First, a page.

The diet puzzle and creating your own pieces

Holy crap there is a lot of research and diet trends out there. Atkins, low glycemic, paleo, cleanses, Zone, etc. It’s a buffet of diet options.

As a guy WITHOUT a degree in nutrition or chemistry, this is stuff is pretty confusing. I’m still not certain what is the “right” diet.

I’ve read a lot of information over the past 15 years and I’ve learned two things.

  1. None of the diets out there know me personally so it is my responsibility to educate myself and be honest about what is working for me.
  2. Measuring and recording my calories is the only way that I will know what I’m actually eating (I tend to overestimate) and the only way I will be able to review what I have done if I want to make changes.

Back to Basics

As I’ve gotten older, the importance of my diet and the choices I make really affect the way that I feel. The days of eating grilled cheese and ice cream every night and waking up feeling great are long gone.

This transition happened to me as I was leaving college. At the time, I was still very concerned with my appearance. I worked out a lot but for some reason it was my diet that I really focused on.

I learned the basics of nutrition. I did a lot of digging in to supplements.

What I found is most of quality dieting is just common sense. You can really overthink this stuff. Just keep it simple.

Unless you are an elite athlete, the basics are more than enough to get you going in the right direction.

With the basics in hand, I set my direction. And while time has marched on, the basics have stayed the same.

Here’s how I determined my current direction.

Set the course

I’m not focused on how much I weigh (though I do weigh myself). Nor am I focused on how I look. I figure if I’m eating right those things will take care of themselves. The focus is on feeling great each day.

The concept for me is simple: do the research, set the course and trust the plan.

If you are serious about creating a diet that works, you absolutely must know what you want to accomplish BEFORE you create it.

For a variety reasons, the best diet for me is based on balancing what I eat and avoiding things that I know are bad. Pretty simple. The key is really listening to your body and knowing everything you eat.

Know your rules, set some guidelines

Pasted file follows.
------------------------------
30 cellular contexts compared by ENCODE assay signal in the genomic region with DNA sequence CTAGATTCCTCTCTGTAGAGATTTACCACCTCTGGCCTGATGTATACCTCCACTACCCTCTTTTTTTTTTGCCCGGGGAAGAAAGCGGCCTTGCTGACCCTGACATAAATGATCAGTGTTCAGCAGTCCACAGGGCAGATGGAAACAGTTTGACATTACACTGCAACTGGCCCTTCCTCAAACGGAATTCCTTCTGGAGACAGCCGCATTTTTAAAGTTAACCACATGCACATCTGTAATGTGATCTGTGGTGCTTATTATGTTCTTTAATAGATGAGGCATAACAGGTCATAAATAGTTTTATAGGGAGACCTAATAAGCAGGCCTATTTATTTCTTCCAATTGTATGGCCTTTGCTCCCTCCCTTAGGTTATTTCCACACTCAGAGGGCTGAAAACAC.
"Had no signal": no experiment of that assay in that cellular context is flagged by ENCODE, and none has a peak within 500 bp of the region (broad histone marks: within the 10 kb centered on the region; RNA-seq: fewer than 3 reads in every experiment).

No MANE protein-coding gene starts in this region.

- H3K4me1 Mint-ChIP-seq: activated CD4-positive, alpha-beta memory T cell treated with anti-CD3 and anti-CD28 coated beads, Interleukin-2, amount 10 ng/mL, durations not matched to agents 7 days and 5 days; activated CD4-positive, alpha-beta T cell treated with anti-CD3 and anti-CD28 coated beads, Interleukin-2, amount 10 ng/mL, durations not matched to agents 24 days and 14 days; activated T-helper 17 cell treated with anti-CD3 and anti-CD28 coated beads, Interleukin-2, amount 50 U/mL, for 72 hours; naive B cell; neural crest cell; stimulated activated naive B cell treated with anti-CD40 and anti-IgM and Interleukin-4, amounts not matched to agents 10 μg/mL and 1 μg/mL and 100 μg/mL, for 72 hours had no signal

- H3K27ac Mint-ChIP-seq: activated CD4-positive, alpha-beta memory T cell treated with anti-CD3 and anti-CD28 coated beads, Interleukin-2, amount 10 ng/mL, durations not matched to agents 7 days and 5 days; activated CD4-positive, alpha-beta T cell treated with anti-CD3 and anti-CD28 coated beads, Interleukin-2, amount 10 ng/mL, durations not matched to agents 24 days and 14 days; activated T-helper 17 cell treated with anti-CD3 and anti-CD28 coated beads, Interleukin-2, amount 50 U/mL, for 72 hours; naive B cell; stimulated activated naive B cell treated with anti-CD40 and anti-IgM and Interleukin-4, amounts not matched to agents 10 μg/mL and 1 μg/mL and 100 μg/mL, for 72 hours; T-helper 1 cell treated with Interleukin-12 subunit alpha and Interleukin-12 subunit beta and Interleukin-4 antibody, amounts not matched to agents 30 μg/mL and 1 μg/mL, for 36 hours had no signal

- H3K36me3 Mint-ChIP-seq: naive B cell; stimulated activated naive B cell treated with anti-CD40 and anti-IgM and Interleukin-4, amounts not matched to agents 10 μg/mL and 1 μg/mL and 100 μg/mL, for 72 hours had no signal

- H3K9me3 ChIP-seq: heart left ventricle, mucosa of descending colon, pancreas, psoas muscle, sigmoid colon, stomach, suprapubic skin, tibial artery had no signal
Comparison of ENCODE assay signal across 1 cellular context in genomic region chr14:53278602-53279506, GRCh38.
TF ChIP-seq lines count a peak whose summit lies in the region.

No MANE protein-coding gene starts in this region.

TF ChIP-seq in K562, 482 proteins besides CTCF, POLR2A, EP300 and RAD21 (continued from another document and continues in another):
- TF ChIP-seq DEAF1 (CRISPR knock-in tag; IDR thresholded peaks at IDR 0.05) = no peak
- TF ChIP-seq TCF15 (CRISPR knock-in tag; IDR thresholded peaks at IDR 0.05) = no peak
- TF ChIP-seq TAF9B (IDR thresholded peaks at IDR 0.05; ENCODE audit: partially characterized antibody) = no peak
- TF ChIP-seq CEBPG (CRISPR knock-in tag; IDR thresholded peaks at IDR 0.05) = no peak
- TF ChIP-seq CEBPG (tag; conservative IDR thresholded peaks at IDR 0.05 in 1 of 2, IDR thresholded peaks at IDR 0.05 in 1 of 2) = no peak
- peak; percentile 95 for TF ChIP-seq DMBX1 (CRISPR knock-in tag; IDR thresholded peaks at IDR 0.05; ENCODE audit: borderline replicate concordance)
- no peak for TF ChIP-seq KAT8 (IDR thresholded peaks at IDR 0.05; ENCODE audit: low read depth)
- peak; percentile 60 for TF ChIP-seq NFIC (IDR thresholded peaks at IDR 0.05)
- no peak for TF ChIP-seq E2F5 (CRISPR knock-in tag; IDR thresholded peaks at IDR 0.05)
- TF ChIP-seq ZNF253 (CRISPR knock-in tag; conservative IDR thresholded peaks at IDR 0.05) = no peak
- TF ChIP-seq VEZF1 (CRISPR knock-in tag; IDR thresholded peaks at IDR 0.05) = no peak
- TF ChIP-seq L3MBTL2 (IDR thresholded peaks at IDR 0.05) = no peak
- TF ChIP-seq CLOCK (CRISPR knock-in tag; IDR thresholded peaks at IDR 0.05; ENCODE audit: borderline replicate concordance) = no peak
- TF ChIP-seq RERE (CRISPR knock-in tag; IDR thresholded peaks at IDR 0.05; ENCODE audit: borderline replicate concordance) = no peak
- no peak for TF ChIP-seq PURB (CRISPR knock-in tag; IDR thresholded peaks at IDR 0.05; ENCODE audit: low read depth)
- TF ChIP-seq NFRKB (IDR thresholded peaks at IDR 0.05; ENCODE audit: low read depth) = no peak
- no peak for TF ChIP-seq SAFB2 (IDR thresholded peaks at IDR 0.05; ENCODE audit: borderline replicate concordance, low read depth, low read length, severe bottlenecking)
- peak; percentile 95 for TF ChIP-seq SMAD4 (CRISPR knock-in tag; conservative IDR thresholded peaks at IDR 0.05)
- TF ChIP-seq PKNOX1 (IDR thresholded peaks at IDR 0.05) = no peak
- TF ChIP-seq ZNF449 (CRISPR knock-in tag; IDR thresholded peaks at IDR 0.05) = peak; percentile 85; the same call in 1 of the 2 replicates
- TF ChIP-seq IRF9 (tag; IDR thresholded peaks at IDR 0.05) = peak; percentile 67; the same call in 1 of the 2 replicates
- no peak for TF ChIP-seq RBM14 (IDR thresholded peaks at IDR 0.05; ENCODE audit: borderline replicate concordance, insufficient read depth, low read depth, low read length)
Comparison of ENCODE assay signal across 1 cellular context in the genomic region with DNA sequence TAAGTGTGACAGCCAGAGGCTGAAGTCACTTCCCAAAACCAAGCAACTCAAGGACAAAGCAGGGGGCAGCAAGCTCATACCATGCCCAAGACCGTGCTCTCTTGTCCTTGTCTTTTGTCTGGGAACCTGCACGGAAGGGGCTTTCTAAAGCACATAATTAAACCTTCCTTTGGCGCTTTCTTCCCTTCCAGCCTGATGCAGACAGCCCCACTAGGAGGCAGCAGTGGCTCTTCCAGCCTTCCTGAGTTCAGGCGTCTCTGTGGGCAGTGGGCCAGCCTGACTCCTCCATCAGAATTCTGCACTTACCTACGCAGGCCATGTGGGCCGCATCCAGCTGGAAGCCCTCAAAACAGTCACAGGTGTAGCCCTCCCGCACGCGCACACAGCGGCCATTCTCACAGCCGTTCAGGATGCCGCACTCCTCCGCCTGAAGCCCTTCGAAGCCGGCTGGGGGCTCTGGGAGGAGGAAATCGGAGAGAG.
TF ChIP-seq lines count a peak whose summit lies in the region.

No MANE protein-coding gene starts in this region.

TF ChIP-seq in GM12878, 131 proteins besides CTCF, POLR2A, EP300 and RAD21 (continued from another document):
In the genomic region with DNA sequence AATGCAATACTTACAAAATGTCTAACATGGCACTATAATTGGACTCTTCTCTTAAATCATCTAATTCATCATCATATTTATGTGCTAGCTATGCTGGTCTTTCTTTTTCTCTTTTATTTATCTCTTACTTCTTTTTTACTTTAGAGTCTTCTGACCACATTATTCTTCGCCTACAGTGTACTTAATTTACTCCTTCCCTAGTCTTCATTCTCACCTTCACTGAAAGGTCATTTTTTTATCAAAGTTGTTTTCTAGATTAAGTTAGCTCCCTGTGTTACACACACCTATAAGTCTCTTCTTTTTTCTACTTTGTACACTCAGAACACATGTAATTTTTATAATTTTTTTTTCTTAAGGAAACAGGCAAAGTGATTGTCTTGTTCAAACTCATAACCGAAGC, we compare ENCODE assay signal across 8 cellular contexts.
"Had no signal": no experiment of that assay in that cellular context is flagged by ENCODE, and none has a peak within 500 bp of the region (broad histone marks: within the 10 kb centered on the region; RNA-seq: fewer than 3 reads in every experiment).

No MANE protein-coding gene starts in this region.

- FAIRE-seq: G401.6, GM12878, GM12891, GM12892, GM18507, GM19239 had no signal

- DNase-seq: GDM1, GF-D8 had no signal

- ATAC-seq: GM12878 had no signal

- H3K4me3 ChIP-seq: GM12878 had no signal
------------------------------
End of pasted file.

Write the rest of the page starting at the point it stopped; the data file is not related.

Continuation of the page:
If you are going to set your diet, you need to set some guidelines. These rules are basically taking common sense ideas (don’t eat donuts for every meal) and adapting them to the goals and lifestyle you want.

Here’s what I’ve found works and doesn’t work for me. My nutritional goals are to set my diet to supply me with what I need to perform at my best each day (mentally and physically) given that I have a limited amount of time to prep my food and limited money to spend.

I consider the following my guidelines:

  • I need about 3,100 calories per day to maintain where I’m at. This is based on an estimate of calories burned each day.
  • The ratio is about 40% fat, 30% carbs, 30% protein. This seems to be the best ratio I’ve found for my workout regimen.
  • I try to eat about 230 grams of protein per day. That is based on my lean body mass (165 pounds) multiplied by 1.4. That is the highest multiplier I have found that is considered in the safe range for kidneys.
  • I try and keep sugars low but I’m not avoiding carbs.
  • Vegetables are great but too many in one sitting upsets my stomach. Especially squash and broccoli.
  • I need about 1,100 calories before my 11:00 AM workout.
  • To avoid headaches, I try to drink about 120-140 ounces of water.
  • I can enjoy a cocktail at night but more than one and my mouth dries out and I don’t sleep as well.

The hardest part about eating a balanced diet is following the rules you set up for yourself. And being honest with yourself about breaking them.

Follow the rules

Referring back to my previous post 3 Simple Ways To Improve Precision With Your Weight, Calories and Sleep I mentioned an app called My Macros+ that will track all your calories. It also breaks down the type of macros that you are eating and can break them out in a nice pie chart. Here are a couple of example days.

As with all data, it is only as good as the information that is available. In this case, while the macros are accurate, the sub-categories (saturated fat, fiber, sodium) may not be as accurate for me because not every food I look up has that information. However, if you really wanted to you could get that detail if you look hard enough.

The rules are the same. The challenge is following the rules every day.

The rules are the same. The challenge is following the rules every day.

As a reminder, every calorie we consume is broken in to one of three macro nutrients – protein, carbohydrates or fat. One gram of protein and carbs has four calories while a gram of fat has nine calories.

Understandably, each day is going to vary. But one of the real benefits to me is that as the day goes on, I can see where I may be over my limit and where I have some room. So many times this has guided me toward what I eat for dinner and how much to eat.

For example, if I get home from work and see that I’m short on protein and fat but my carbs are good, then I may eat a salmon burger. If I just need protein then a can of chicken would fit.

It is kind of like a puzzle except you get to create the pieces. You know what you want it to look like at the end of the day but how the pieces take shape is up to you.

Review and rework

The course I’m on and the results I’m getting are awesome! I feel great every day and my production is high. Additionally I like the way I look and have actually lost about 14 pounds in the last 8 months.

But it didn’t happen over night. It has really been a process over the last year of testing things, tweaking my diet and observing the results.

The persistence has paid off!